“I HATE YOU!!”

I was taken aback! It must have looked like I got a slap in the face because that just blew my mind! This was the first time any of my children had ever said that, or anything even close, to me! I thought I still had at least four years to go before I would hear it and I was totally unprepared for it. I paused for a minute and said,

“You know you’re not supposed to run off so that’s your problem buddy! You know how it goes.”

As I ran down the last couple of aisles with that phrase running through my mind I thought back through the day. At the beach I spent all of my time watching Master 2, making sure this vulnerable little toddler didn’t get taken by the waves, and watching Master 10, making sure the little dare devil wasn’t taking any huge risks with the waves. Master 7 would just sit in one spot and wait, or he would run away from the big ones. And the whole shopping trip had been mostly all about Master 2’s tantrums and a little bit about Master 10’s emotional questions and complaints and I realised, almost all of my attention had been on the other two children, Mr Middle Child may as well have been invisible, I gathered he was acting out because he was tired and he wasn’t getting the attention he needed, a double whammy for him!!

When we got home I explained to him that saying “I hate you” is not a nice thing to say, especially to family, that I understand he was very tired and feeling left out but his words still hurt my feelings. He nodded, gave me a cuddle and said,

“I’m really sorry Mum, I wont do it again.”

So we ate dinner and I sent the children to bed early – Billy Badass included. Hopefully they get a good nights sleep, and I will continue to live by the mantra ‘Tomorrow is a new day’.

Living In The Shadow Of Bipolar Disorder

Life at home for me and my brother when we were younger was different to other kids, but I didn’t know it yet. My Mum had undiagnosed Bipolar Disorder and so she was either over-medicated with Valium for agitation and anxiety and would sleep or be completely out of it all the time. She would become addicted to this medication. Or she would be un-medicated and all over the shop, swinging from anger to pure hopelessness and helplessness. She would also swing from overly controlling to neglectful at the drop of the hat. If we did something naughty the belt would come out and she would unleash a torrent of anger. One thing I am grateful for is the fact that children are very resilient.

My brother and I would spend a lot of time out of the house, at parks, at shops, we would spend time around other friends, we made some wonderful memories and got to experience life to the fullest while out and about, exploring, mastering our outdoor environment and going on our little missions and adventures.

As I got older I realised things were not right. Mum would go on her anti-depressants, she would be ok for a while, but then she would end up having to come off them because they made her feel like, and I quote,

“Throwing rocks through all the windows and screaming.”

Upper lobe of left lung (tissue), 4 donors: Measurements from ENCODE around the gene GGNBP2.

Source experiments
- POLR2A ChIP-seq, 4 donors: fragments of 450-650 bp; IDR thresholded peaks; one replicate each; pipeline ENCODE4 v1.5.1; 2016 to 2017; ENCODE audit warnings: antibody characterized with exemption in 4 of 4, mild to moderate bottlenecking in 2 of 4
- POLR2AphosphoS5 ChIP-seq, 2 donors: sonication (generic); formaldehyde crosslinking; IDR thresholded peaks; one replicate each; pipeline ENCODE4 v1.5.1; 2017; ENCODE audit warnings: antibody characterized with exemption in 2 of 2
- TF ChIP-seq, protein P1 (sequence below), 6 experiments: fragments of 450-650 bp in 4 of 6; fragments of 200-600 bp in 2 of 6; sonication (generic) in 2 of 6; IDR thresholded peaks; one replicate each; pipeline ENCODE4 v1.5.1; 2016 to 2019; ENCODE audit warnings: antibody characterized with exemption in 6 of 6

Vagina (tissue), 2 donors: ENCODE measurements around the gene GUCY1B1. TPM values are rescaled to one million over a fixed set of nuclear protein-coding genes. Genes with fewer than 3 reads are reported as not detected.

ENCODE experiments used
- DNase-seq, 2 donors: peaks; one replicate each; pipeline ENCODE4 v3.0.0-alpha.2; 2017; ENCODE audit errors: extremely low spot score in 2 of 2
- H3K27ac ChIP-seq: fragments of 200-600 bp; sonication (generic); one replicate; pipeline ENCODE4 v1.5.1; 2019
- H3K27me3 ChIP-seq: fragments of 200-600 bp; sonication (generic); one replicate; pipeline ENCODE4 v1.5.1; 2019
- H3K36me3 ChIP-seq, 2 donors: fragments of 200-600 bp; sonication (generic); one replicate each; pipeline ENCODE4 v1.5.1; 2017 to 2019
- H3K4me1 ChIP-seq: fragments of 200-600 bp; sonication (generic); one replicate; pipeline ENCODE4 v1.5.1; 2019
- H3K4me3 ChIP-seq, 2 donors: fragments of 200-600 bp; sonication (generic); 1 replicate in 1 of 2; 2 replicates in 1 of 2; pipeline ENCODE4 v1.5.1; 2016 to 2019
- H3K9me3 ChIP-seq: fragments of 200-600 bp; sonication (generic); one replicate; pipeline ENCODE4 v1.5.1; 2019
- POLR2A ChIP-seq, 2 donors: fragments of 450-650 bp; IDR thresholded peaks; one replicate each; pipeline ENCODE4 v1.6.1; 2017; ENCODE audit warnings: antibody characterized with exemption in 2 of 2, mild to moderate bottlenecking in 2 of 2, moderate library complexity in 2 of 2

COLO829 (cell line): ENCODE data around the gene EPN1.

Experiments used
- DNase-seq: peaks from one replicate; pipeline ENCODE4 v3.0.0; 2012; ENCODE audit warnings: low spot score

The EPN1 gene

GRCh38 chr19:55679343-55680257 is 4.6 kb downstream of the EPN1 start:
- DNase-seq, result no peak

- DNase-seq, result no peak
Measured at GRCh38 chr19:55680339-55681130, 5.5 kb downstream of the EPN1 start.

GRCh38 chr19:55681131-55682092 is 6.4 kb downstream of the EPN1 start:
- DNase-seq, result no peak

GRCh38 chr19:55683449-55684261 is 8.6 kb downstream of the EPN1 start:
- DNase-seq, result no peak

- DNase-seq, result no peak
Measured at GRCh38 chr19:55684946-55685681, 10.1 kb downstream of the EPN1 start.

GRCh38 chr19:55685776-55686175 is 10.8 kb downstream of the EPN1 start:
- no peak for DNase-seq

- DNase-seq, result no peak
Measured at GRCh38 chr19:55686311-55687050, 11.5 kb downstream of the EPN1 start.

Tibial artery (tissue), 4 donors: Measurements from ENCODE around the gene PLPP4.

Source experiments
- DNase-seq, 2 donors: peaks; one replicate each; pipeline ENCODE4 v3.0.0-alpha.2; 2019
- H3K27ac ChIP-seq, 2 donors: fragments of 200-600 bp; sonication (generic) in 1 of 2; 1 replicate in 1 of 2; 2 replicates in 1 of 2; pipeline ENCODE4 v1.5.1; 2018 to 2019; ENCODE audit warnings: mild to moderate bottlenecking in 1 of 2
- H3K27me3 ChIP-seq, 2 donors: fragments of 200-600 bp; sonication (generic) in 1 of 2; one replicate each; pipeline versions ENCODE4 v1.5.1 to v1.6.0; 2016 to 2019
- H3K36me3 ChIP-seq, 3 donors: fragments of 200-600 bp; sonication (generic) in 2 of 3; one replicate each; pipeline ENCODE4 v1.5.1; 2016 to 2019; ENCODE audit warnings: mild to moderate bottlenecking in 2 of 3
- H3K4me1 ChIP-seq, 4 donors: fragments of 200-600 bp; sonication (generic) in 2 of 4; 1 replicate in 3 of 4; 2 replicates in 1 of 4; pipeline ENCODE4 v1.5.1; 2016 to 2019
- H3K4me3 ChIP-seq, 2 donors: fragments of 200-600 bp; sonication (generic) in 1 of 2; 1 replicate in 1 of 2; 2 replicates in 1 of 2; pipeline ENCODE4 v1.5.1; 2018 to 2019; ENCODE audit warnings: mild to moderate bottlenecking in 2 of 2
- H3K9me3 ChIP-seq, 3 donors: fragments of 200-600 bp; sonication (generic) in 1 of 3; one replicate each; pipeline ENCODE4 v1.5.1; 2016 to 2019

My brother would run away from home at least twice a year and sleep in abandoned cars at the rubbish dump or on top of the school lockers. I was an angry teen at home but I was so out of touch with the way I felt, I didn’t know why I was so angry and spiteful. At school I was horribly bullied because all my life I learned I wasn’t allowed to behave the way I wanted to, I had to do what I was told and agree with everything others said and doing that at school makes you a target because you are seen as weak. I look back now and realise it was because I felt like I was a burden and therefore I didn’t feel like I had the right to be who I was.

In 2007 my brother was diagnosed with Bipolar Disorder. He was spending his fortnightly pay within two days on polo shirts, expensive colognes, DVD’s, expensive lunches, he would sit down with a bunch of strangers at a pub and shout them drinks, and then he would run out of petrol, not be able to get to his job, and then he was fired. It was a vicious cycle which endured for years. He had at one point been homeless and before that he always bouncing from house to house because his housemates couldn’t deal with him.

One day my Mum of all people suggested he may have Bipolar. So off I went to the doctors with him for support and added my two cents worth as to why he may have it. After a psych appointment it was confirmed, he has Bipolar Disorder – Type 1, the most savage of them all, with rapid cycle and mixed moods. It was this diagnosis which sent Mum back to the doctor and psych, and it was confirmed, she has type 2 Bipolar.

Looking back I think my Dad may have had Bipolar as well. I would sometimes wake up at night and hear him sobbing, and when I tried to comfort him he would push me away. The last time I saw him I was 6 years old, then we moved to another state, we had a couple of phone conversations, then I never heard from him again. My brother rang me last year and told me he died from lung cancer, I was so sad that I never got back in contact with him again but there’s nothing you can do about that when they’re dead, I just had to move on.

For whatever reason, I seem to have so far escaped this curse but I carry around a bit of ‘survivor guilt’. My brother has recently lost his marriage, his house which he and his wife bought, he doesn’t get to see his son as much as he would like because she has moved on, she is happy and she now lives 4 hours away. He is now living with my Mum and our Step Dad who don’t really get along like a house on fire, in fact, I thing my brother sometimes wants to set the house on fire when they argue. He is on Government Payments. He can’t get a job yet because he is rapid cycling at the moment despite being on medication, and there is no way he will be able to hold onto a job at this time. I can’t bring up any painful memories otherwise he breaks down, shuts off and pushes me out of his life for a couple of years.